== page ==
says ‘music can touch people who aren’t religious. It’s a spiritual experience.’
By Janis Fontaine
Never underestimate the power of music. Paul Cienniwa’s skills as an organist brought him to the church: Playing organ paid his bills when he was a struggling student and, in fact, organ-playing paid a lot better than the minimum wage he made in a sheet music store.
Music also brought Cienniwa to God. “The music converted me,” said the newly hired director of music ministry at St. Paul’s Episcopal Church in Delray Beach.
But first, music brought Cienniwa east. Born and raised in a suburb of Chicago, Cienniwa earned a bachelor’s degree from DePaul University before moving to New Haven, Conn., to attend the Yale School of Music. He earned a master of music degree in 1997, master of musical arts in 1998 and, finally, a doctorate of musical arts from Yale in 2003.
Now, after two decades in New England, Cienniwa is on the move again and he is thrilled. The position at St. Paul’s seems tailor-made for the gregarious Cienniwa, who starts work June 1.
“It’s overwhelming and wonderful and I can’t wait,” he said by phone from Fall River, Mass.
Cienniwa’s career in New England sometimes had him in the car for four hours a day, with his hand in pies in Boston, Providence and places in between.
He had been serving as chorus master of the New Bedford Symphony Orchestra, directing the chorus at Framingham State University, lecturing at the University of Massachusetts-Dartmouth and teaching piano at the Music School of the Rhode Island Philharmonic.
He also played organ and harpsichord regularly with the Rhode Island Philharmonic and the New Bedford Symphony Orchestra. He performed on a weekly radio show at WERS 88.9 FM in Boston.
Cienniwa and his wife, Jacqueline Maillet, a middle school music teacher, were ready for a change. But Cienniwa said potential employers were often intimidated by his full plate. Until he met the leadership at St. Paul’s. “They got it,” Cienniwa said.
But there was one more hurdle. Cienniwa’s wife of just three years had three adult children and a grandchild living in New England, and he didn’t want to ask her to leave them. He didn’t have to. She told him, “Go for it. It’s perfect for you.”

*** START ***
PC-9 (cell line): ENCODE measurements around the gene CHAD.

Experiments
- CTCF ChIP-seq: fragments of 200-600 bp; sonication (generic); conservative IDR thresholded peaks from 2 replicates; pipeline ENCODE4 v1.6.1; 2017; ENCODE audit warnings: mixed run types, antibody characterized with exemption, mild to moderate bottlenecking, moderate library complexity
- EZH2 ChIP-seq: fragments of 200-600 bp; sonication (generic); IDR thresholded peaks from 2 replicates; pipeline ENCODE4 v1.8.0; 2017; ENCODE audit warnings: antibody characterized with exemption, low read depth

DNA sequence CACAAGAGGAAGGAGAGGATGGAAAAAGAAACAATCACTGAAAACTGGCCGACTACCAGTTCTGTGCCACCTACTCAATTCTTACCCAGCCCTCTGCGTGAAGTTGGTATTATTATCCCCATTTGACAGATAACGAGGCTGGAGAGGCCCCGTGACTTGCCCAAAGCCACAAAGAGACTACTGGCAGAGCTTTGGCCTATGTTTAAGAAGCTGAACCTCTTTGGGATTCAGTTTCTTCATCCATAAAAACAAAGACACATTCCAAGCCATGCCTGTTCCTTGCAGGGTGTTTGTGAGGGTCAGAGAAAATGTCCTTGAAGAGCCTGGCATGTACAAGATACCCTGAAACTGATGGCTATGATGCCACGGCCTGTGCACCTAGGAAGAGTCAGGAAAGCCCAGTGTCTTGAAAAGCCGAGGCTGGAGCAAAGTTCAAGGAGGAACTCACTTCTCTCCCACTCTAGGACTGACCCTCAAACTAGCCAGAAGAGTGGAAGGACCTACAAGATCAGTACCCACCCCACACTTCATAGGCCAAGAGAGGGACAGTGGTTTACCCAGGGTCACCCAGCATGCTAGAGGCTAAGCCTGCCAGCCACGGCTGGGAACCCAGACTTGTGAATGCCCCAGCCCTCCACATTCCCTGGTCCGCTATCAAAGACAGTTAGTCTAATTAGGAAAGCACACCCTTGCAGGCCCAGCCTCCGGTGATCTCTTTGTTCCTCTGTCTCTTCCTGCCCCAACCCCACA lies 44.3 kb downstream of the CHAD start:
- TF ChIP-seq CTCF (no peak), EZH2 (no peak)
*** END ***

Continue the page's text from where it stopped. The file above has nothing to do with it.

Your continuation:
She will join him here.
Taking on the position of music director at St. Paul’s is like taking on a mantle.
Cienniwa is following a legacy left by Dr. Keith Paulson-Thorp, who served as the director of music ministry for more than 10 years and expanded the popular concert series originally founded by Stuart Gardner.
Thorp introduced jazz concerts and klezmer, which brought more people to the church, and founded La Camerata del Re, a consortium of South Florida musicians who perform with instruments authentic to the time period of each piece.
Now Cienniwa will add his flavor to the program.
“I plan to move quite slowly,” he said. “Music is an outreach. It’s a gateway drug to bring people to church. Music can touch people who aren’t religious. It’s a spiritual experience.”
One thing he does plan to do is start a children’s choir. “It’s the No. 1 thing I want to do,” he said. “I want to engage children in the religious experience. And if I can get kids and carry them through their teenage years, what a wonderful thing.”
Janis Fontaine writes about people of faith, their congregations, causes and community events. Contact her at email@example.com.
Hear Cienniwa play at St. Paul’s Church
Paul Cienniwa will perform his first South Florida concert, French Sweets on harpsichord, at 3 p.m. June 11 at St. Paul’s Episcopal Church, 188 S. Swinton Ave., Delray Beach. The program will include suites by Francois Couperin, Johann Sebastian Bach and Jean- Philippe Rameau.
Cienniwa is looking forward to his first performance here. “My duty to the art is to be as good as I possibly can and leave the rest up to the audience,” he said.
Tickets are free.
Info: Call 278-6003 or visit www.stpaulsdelray.org.